Most people suffer from a sense of moral failure over environmental matters. The mismatch between being told to change our light bulbs when the planet seems in free fall—melting ice caps, polluted water supplies, drought—creates a needling angst and anxiety. We know that we are in deep trouble, but feel that there is little we—or anyone—can do individually. Anne Karpf writing about climate change in the Guardian last year said “I now recycle everything possible, drive a hybrid car, and turn down the heating. Yet somewhere in my marrow I know that this is just a vain attempt to exculpate myself – it wasn’t me, guv.”
To fully acknowledge our complicity in the problem, but to be unable to act at the scale of the problem creates cognitive dissonance. And this “environmental melancholia,” results in hopelessness. It is not apathy we are feeling, but sadness that can be eased only with taking actions, mostly collective, scaled to the problems we face.
The moral failure and the inability to act leads to what some now identify as a moral injury, which is at the root of some post-traumatic stress disorders, or PTSD. The U.S. military has been investigating the causes of PTSD because the early interpretations of it being fear-based didn’t match what psychologists were hearing from the soldiers themselves. What psychologists heard wasn’t fear, but sorrow and loss. Soldiers suffering from PTSD expressed enormous grief over things like killing children and civilians or over not being able to save a fellow soldier. They discovered that at the core of much of PTSD was a moral injury, or a soul wound resulting from the dissonance between their actions and their moral code.
The moral injury stemming from our participation in destruction of the planet has two dimensions: knowledge of our role and an inability to act. Our culture lacks the mechanisms for taking account of collective moral injuries and then finding the vision and creativity to address them. The difference between a soldier’s moral injury and our environmental moral injuries is that environmental wounds aren’t a shattering of moral expectations, but a steady, grinding erosion—a slow-motion relentless sorrow.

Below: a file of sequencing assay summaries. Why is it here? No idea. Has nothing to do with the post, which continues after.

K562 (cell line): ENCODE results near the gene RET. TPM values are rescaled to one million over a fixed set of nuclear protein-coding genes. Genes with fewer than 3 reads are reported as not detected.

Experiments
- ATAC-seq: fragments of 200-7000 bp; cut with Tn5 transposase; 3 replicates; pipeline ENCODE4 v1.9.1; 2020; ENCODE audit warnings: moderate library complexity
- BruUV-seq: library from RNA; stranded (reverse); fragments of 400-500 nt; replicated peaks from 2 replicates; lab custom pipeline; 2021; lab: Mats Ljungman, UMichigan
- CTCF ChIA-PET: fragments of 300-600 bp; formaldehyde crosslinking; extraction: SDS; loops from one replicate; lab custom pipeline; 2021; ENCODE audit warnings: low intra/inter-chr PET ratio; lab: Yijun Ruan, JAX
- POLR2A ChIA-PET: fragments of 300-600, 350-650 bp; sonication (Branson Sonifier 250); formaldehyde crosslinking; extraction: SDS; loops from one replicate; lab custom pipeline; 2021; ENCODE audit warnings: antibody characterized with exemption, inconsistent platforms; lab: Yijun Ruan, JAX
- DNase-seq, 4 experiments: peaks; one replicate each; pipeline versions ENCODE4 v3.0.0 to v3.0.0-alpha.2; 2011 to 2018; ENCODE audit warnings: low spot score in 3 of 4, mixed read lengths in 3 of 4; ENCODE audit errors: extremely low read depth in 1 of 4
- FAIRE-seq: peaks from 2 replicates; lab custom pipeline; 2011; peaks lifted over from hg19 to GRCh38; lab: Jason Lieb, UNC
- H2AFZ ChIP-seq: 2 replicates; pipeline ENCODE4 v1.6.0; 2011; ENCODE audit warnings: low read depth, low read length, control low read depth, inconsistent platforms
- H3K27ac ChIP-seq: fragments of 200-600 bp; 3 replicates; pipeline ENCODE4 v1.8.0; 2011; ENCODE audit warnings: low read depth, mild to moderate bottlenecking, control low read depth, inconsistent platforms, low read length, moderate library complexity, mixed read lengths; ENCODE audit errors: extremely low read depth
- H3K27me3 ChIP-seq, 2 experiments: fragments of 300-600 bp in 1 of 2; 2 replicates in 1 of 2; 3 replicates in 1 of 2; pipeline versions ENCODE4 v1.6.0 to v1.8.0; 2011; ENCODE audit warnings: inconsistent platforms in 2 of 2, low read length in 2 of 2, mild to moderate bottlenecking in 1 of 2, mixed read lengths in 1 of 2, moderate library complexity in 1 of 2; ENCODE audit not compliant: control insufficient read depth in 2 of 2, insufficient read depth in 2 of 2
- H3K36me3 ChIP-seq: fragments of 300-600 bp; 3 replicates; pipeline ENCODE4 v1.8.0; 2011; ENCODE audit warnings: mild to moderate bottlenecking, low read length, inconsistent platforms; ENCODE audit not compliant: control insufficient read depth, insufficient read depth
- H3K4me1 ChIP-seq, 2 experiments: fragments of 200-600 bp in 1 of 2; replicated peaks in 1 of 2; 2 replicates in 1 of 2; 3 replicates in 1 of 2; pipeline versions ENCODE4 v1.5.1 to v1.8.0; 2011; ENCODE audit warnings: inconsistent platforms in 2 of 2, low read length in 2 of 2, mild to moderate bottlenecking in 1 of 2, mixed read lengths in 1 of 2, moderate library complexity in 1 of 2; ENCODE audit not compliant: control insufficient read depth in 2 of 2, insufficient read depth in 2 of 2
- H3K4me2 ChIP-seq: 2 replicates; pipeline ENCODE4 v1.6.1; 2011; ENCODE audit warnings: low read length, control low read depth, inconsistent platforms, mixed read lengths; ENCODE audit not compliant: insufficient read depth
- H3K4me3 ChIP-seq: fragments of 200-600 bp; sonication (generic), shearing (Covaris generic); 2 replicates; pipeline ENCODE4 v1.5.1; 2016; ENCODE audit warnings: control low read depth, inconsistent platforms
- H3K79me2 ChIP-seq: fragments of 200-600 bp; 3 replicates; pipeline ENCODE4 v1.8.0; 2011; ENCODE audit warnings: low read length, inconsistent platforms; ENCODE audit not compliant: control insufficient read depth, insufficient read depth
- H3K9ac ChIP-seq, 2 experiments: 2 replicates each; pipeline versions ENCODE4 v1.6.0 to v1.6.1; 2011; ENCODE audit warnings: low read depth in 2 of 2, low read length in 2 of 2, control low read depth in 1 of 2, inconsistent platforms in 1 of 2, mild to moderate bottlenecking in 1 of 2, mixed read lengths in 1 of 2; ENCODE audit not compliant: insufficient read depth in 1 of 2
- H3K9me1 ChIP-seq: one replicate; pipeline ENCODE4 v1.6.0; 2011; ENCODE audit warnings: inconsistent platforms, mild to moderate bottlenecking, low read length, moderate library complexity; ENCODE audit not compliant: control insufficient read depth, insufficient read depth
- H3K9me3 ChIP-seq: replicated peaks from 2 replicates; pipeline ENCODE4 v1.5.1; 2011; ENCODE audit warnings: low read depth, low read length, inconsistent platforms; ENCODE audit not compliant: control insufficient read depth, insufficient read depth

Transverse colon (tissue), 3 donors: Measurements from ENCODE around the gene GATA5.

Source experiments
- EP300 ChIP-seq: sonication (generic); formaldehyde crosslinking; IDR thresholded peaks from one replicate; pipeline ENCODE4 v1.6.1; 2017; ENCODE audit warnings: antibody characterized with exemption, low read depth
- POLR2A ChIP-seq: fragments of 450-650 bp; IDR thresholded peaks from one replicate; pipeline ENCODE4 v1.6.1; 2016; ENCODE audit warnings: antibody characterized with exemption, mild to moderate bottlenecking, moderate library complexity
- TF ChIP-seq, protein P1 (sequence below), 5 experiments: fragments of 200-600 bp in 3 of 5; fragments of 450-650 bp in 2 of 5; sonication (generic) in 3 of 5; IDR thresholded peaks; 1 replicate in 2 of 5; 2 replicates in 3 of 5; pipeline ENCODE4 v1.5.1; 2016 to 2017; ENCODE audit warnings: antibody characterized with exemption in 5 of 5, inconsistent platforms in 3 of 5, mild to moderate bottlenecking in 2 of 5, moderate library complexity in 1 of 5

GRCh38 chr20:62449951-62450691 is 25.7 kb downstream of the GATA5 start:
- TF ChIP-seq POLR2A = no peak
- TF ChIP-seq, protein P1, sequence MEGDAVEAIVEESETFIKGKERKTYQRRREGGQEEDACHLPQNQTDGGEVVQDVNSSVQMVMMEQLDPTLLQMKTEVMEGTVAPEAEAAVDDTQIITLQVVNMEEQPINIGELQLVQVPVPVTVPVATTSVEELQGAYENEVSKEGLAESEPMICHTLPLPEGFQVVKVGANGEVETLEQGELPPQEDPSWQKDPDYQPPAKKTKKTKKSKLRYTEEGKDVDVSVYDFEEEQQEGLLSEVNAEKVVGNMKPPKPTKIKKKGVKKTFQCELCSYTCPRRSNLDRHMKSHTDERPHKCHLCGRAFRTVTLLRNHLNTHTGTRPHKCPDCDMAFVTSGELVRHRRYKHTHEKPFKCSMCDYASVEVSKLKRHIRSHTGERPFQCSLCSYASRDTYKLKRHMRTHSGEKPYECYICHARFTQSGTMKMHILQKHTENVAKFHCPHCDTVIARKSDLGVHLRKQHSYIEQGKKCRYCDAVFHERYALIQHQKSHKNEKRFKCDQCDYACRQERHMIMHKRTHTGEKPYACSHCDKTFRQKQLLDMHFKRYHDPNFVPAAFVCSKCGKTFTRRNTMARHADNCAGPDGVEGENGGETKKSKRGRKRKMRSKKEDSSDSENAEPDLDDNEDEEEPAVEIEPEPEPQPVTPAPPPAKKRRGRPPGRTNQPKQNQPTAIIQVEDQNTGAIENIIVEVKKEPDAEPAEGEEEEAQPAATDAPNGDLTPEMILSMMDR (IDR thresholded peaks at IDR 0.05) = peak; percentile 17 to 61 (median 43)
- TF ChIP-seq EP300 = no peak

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Environmental lawyer Bob Gough says that he suffers from pre-traumatic stress disorder. Pre-traumatic stress disorder is short hand for the fact that he is fully aware of the future trauma, the moral injury that we individually and collectively suffer, the effects on the Earth of that injury, and our inability to act in time. Essentially pre-traumatic stress disorder, the environmentalist’s malady, is a result of our inability to prevent harm.
Much of the environmental and health messaging speaks to individuals. Stop smoking, get more exercise, switch from incandescent to LED light bulbs, etc. Sure, we need to do all that we are able as individuals–that is part of preventing any further damage to the planet and our own souls. But that isn’t enough. These are not things we can address individually. We have to do them together.
Healing the moral injury we suffer individually and collectively from our participation in destruction of the planet will require strong intervention in all spheres of life. Actions like creating a Cabinet level office of the Guardian of Future Generations or 350.org’s campaign for colleges to divest of oil stocks, or revamping public transportation are beginning steps. Can we think of a hundred more bold moves to make reparations and give future generations a sporting chance? Our moral health, our sanity—and our survival—depend on it.